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I am struggling to understand some of the proof that $\displaystyle\int_{x=-1}^{1}[P_L(x)]^2\,\mathrm{d}x=\frac{2}{2L+1}\tag{1}$

In my book I have a list of $6$ recursion relations for Legendre Polynomials which I will show for reference below, as one of them is needed for the proof:

$(a)\quad LP_L(x)=(2L-1)xP_{L-1}(x)-(L-1)P_{L-2}(x)$

$(b)\quad xP_L\acute(x)-P_{L-1}\acute(x)=LP_L(x)$

$(c)\quad P_L\acute(x)-xP_{L-1}\acute(x)=LP_{L-1}(x)$

$(d)\quad (1-x^2)P_L\acute(x)=LP_{L-1}(x)-LxP_L(x)$

$(e)\quad (2L+1)P_L(x)=P_{L+1}\acute(x)-P_{L-1}\acute(x)$

$(f)\quad (1-x^2)P_{L-1}\acute(x)=LxP_{L-1}(x)-LP_L(x)$

The book proof goes as follows:

To prove $(1)$ we use recursion relation $(b)$, namely, $$LP_L(x)=xP_L\acute(x)-P_{L-1}\acute(x)\tag{2}$$ Multiply $(2)$ by $P_L(x)$ and integrate to get $$L\int_{x=-1}^{1}[P_L(x)]^2\,\mathrm{d}x=\int_{x=-1}^{1}xP_L(x)P_L\acute(x)\,\mathrm{d}x-\color{blue}{\int_{x=-1}^{1}P_L(x)P_{L-1}\acute(x)\,\mathrm{d}x}\tag{3}$$ The last ($\color{blue}{\mathrm{blue}}$) integral is zero by Problem 7.4. To evaluate the middle integral in $(3)$ we integrate by parts $$\int_{x=-1}^{1}xP_L(x)P_L\acute(x)\,\mathrm{d}x= \frac{x}{\color{red}{2}}[P_L(x)]^2\Big |_{x=-1}^{1}-\frac{1}{\color{red}{2}}\int_{x=-1}^{1}[P_L(x)]^2\,\mathrm{d}x\tag{4}$$


I do not understand why there is a $\color{red}{2}$ in the denominators on the RHS of $(4)$.

Is anyone able to explain how the author arrived at $(4)$? Or some help or hints is greatly appreciated. Thank you.

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    $\begingroup$ The $2$'s come from the antiderivative of $P_L(x)P_L'(x)$ (i.e., $\frac{[P_L(x)]^2}{2}$) in the integration by parts formula: Let $u= x$ and $dv = P_L(x)P_L'(x)\, dx$. $\endgroup$ – kobe Apr 18 '16 at 2:32
  • $\begingroup$ @kobe Thanks. Is there a reason why I cannot let $u=xP_L(x)$ and $dv=P_L'(x)\, dx$? As that substitution will lead to $(4)$ but without the 2's. $\endgroup$ – BLAZE Apr 18 '16 at 2:40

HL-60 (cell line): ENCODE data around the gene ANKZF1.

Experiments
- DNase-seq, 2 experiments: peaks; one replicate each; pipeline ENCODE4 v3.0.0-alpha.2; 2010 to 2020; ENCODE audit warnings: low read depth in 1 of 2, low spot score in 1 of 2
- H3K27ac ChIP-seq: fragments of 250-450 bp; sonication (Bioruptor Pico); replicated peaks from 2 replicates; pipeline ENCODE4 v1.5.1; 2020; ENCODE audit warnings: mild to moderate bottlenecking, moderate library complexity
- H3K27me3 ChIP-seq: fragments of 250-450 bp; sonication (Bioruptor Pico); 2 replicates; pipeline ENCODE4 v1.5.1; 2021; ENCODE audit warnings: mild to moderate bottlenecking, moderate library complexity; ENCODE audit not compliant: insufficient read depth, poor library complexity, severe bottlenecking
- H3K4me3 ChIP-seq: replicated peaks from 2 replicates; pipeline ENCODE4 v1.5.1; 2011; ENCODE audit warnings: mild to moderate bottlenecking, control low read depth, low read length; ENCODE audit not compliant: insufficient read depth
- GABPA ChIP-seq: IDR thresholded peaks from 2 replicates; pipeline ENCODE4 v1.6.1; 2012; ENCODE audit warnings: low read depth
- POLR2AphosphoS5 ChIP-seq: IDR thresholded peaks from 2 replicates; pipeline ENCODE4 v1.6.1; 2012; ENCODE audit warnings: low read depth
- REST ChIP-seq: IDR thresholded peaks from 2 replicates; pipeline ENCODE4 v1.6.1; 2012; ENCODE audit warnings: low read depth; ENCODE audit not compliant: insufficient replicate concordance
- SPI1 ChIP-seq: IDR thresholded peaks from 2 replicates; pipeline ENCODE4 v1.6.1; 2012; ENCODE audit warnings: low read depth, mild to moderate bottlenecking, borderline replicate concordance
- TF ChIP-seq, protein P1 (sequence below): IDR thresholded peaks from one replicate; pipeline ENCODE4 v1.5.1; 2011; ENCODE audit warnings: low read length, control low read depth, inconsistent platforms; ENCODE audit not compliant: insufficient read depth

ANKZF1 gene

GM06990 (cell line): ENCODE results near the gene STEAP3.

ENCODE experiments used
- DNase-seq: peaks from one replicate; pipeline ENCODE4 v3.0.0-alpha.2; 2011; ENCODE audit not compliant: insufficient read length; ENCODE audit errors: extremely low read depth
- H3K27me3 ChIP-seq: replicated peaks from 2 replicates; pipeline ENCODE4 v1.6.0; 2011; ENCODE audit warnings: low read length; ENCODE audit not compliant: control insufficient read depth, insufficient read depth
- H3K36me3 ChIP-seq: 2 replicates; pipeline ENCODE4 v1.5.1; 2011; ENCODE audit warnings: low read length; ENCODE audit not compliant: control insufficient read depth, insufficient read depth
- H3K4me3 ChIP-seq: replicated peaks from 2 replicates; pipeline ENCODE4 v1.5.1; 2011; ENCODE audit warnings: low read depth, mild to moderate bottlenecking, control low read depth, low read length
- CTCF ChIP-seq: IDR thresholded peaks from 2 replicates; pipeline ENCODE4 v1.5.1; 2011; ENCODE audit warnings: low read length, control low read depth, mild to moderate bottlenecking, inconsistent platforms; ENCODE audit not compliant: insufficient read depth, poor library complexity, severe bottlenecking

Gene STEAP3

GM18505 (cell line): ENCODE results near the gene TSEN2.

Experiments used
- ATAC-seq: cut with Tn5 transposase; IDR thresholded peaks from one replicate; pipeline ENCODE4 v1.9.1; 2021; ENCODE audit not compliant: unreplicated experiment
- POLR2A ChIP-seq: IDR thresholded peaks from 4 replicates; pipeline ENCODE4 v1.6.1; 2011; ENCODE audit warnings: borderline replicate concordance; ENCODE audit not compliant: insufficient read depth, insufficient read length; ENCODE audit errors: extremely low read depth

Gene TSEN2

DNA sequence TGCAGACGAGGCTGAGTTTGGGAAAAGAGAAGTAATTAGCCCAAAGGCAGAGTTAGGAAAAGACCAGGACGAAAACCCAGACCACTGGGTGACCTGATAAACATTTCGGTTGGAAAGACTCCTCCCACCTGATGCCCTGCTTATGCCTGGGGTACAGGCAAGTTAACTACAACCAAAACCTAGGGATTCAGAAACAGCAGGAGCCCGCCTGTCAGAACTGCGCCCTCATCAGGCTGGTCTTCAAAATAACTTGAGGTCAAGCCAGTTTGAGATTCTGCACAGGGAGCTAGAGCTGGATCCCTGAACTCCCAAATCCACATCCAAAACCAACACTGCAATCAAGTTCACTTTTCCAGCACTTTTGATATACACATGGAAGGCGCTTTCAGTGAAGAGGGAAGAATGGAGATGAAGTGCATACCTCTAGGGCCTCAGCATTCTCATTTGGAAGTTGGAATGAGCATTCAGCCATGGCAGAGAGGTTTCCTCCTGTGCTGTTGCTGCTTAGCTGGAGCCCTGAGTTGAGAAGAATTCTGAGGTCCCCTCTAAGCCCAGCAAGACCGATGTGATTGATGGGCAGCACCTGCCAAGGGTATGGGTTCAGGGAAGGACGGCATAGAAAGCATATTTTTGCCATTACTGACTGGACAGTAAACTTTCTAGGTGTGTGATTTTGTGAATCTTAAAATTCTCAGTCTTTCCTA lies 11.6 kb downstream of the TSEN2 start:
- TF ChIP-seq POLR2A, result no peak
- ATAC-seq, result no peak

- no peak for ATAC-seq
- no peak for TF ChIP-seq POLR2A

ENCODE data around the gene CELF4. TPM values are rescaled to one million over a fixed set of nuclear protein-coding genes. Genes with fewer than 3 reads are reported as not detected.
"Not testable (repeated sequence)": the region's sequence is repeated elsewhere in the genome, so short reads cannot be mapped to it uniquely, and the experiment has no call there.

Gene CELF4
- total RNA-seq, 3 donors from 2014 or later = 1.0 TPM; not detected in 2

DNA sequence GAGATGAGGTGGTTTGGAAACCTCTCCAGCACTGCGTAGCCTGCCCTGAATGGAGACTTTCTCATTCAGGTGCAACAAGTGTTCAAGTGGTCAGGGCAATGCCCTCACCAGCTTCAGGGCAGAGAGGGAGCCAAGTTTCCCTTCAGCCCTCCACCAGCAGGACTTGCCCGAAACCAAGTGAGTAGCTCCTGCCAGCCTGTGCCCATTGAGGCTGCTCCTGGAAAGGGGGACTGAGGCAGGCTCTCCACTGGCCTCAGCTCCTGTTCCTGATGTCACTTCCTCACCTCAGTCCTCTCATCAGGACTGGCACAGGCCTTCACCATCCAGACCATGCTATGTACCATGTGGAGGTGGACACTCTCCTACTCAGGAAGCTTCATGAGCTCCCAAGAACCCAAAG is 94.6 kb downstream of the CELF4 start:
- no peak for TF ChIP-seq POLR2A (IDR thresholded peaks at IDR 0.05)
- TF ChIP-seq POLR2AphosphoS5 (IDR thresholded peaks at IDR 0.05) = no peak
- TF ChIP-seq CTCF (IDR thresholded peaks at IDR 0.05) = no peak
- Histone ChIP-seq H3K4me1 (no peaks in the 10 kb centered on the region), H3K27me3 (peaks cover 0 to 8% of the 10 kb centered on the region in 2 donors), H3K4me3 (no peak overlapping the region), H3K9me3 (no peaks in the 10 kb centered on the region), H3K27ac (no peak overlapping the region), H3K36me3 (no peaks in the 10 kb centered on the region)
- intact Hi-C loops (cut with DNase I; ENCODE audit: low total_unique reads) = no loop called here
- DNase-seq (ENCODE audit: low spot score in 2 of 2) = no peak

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    $\begingroup$ Even with your substitution, you would eventually get the $2$'s. I could post up an answer if you like. $\endgroup$ – kobe Apr 18 '16 at 2:45
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If you let $u = x$ and $dv = P_L(x)P_L'(x)\, dx$ in the integration by parts formula, you'll obtain $(4)$ since $v = \frac{[P_L(x)]^2}{2}$. Alternatively, you may set $u = xP_L(x)$ and $dv = P_L'(x)\, dx$, so then

\begin{align}\int_{-1}^1 xP_L(x)P_L'(x)\, dx &= x[P_L(x)]^2\bigg|_{-1}^1 - \int_{-1}^1 P_L(x) (P_L(x) + xP_L'(x))\, dx\\ &=x[P_L(x)]^2\bigg|_{-1}^1 - \int_{-1}^1 [P_L(x)]^2\, dx - \int_{-1}^1 xP_L(x)P_L'(x)\, dx\end{align}

Therefore

$$2\int_{-1}^1 xP_L(x)P_L'(x)\, dx = x[P_L(x)]^2\bigg|_{-1}^1 - \int_{-1}^1 [P_L(x)]^2\, dx$$

Dividing through by $2$ yields $(4)$.

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  • $\begingroup$ Thank you for taking the time to explain this to me, it's appreciated. $\endgroup$ – BLAZE Apr 18 '16 at 16:29
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It is also possible to do this the hard way, using Rodrigues' formula and 'simply' solving the integral. See Legendre Polynomials: proofs

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